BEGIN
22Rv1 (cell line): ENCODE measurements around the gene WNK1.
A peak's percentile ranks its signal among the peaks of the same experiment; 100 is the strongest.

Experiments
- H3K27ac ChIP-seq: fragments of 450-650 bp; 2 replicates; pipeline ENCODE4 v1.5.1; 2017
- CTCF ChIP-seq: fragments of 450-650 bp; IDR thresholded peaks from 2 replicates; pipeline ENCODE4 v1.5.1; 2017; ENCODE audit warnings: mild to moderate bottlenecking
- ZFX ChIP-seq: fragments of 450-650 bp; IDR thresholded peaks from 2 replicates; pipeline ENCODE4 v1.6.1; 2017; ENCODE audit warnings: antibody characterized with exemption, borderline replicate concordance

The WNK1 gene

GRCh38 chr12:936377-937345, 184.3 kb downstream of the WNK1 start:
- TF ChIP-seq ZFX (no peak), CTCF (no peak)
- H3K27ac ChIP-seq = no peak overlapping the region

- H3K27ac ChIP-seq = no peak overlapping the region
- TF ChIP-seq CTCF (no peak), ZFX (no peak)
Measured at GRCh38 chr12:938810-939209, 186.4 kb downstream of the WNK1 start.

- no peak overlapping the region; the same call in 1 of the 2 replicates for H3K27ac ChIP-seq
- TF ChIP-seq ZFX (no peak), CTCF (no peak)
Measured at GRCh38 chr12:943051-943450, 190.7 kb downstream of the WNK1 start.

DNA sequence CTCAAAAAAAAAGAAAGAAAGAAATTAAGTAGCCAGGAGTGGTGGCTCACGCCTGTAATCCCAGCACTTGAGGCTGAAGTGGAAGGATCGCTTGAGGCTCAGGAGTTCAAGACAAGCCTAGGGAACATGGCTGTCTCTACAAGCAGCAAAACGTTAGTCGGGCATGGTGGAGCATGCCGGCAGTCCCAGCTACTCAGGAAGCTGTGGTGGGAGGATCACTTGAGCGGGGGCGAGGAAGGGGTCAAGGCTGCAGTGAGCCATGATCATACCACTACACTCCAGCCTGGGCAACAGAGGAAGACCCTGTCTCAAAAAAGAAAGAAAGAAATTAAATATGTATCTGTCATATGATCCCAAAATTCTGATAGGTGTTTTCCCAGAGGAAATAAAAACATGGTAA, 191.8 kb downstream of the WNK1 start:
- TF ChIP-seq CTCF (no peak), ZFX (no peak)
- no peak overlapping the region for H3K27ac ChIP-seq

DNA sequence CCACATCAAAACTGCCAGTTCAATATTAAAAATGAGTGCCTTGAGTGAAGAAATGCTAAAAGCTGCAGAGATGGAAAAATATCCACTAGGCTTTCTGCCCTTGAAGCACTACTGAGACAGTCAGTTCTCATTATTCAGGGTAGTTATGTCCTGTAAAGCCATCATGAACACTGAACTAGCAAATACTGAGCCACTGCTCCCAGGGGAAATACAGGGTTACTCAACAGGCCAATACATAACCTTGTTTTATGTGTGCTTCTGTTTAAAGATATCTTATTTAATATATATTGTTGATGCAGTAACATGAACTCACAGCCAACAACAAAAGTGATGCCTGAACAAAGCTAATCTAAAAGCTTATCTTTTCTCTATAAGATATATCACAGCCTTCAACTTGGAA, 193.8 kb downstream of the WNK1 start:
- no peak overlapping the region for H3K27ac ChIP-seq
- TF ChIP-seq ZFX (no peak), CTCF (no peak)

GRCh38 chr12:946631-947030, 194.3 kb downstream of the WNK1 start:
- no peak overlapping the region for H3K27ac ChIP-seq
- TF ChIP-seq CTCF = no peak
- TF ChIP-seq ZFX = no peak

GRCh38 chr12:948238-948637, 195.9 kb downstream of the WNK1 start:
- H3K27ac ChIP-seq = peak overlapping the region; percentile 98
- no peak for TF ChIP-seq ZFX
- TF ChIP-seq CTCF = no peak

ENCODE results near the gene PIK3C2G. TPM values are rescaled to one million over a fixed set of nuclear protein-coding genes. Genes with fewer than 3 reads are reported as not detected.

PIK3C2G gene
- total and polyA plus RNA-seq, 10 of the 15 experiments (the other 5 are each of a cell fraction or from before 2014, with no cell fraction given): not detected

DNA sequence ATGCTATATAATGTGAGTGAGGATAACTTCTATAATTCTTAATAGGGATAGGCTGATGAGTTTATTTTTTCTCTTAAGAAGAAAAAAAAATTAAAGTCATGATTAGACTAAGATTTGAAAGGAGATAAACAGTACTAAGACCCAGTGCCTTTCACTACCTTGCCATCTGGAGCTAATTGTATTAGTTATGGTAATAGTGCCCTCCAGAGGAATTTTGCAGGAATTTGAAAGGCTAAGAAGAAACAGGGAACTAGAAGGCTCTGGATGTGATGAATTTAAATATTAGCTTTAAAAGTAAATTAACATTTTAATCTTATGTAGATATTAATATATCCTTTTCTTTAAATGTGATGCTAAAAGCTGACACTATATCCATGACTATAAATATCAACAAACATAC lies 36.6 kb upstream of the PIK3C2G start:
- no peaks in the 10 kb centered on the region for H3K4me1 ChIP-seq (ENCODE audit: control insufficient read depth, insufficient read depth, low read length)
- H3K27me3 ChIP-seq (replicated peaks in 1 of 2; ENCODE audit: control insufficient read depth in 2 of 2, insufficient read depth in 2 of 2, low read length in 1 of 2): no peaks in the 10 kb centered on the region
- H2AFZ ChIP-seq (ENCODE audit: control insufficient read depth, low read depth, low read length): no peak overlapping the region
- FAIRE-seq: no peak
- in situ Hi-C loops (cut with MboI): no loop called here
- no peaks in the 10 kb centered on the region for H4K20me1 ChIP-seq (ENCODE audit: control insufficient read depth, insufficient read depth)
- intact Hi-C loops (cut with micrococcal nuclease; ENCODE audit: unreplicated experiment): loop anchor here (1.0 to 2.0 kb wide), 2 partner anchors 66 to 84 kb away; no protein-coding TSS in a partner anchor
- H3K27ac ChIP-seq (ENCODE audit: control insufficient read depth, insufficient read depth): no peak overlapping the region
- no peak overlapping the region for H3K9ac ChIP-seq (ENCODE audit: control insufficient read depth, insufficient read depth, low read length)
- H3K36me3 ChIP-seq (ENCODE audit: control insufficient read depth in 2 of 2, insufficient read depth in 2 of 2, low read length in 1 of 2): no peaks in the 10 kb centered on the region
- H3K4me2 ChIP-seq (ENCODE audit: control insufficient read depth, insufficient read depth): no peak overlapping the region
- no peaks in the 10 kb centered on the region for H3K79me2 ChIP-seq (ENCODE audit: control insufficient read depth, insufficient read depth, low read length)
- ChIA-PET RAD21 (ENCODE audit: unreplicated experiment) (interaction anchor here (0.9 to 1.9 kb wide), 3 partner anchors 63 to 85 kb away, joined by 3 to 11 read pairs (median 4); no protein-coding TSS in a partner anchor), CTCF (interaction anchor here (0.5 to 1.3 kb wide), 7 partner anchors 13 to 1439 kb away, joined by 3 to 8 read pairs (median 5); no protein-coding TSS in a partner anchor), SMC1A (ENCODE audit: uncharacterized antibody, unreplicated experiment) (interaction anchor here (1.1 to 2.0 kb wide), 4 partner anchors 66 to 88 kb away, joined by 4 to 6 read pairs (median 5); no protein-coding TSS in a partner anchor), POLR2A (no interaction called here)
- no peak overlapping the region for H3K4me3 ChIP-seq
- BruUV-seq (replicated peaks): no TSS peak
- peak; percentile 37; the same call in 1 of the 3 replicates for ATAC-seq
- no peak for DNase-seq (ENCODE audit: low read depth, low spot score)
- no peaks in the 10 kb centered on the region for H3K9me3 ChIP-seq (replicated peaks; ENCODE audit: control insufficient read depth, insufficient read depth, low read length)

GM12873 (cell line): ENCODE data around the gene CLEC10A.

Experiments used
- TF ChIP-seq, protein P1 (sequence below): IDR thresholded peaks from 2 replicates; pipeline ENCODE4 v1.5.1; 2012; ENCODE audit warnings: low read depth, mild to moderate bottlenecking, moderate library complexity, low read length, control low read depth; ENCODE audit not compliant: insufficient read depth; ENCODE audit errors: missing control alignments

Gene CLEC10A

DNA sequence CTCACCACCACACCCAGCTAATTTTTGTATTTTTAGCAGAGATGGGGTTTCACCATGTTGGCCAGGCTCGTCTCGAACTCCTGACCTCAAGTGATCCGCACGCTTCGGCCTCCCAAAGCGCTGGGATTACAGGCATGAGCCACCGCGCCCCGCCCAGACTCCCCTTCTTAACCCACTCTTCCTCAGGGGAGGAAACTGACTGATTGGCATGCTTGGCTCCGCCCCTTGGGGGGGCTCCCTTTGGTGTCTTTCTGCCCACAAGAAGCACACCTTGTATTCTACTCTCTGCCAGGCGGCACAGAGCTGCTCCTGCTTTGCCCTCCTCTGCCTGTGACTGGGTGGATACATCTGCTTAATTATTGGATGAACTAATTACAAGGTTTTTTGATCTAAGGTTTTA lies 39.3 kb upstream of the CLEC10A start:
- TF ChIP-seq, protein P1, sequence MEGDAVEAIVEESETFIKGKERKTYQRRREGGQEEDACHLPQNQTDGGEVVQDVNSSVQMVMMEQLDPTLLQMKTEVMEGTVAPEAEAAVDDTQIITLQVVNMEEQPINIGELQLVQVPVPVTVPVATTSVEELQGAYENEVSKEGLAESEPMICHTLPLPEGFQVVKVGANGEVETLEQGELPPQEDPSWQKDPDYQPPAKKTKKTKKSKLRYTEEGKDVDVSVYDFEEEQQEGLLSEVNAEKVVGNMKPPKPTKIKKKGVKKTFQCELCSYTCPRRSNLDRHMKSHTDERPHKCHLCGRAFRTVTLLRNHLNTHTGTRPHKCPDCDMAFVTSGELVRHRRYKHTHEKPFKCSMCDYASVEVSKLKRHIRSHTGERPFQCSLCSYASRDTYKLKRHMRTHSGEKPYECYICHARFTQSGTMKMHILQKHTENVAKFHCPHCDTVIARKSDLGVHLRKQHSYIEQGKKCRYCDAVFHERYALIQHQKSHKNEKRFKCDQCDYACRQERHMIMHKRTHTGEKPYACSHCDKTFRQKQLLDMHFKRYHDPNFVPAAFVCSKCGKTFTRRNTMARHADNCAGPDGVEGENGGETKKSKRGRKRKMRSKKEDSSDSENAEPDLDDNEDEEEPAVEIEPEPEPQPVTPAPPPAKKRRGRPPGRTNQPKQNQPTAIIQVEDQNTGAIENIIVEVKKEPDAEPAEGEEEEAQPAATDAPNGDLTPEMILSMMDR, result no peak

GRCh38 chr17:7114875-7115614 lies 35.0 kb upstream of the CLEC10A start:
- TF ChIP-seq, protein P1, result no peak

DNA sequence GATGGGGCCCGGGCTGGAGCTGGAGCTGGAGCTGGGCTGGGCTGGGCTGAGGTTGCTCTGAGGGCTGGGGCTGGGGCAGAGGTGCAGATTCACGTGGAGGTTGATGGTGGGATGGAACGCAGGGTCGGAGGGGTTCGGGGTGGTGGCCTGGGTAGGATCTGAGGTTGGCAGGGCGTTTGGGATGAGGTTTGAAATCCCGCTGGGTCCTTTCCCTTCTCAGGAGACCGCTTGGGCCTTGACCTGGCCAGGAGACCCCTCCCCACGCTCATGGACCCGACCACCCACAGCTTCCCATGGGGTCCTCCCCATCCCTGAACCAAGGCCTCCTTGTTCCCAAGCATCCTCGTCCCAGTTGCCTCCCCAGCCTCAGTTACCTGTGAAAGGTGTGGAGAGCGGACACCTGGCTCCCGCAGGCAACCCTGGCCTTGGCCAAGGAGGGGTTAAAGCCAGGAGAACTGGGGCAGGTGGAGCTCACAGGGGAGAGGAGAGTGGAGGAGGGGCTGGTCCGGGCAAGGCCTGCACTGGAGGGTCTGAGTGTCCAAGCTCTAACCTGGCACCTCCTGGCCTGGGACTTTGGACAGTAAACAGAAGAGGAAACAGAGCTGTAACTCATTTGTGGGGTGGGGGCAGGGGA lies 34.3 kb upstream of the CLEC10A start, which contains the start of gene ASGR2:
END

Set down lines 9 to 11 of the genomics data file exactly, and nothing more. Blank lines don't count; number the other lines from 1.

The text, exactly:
- TF ChIP-seq ZFX (no peak), CTCF (no peak)
- H3K27ac ChIP-seq = no peak overlapping the region

- H3K27ac ChIP-seq = no peak overlapping the region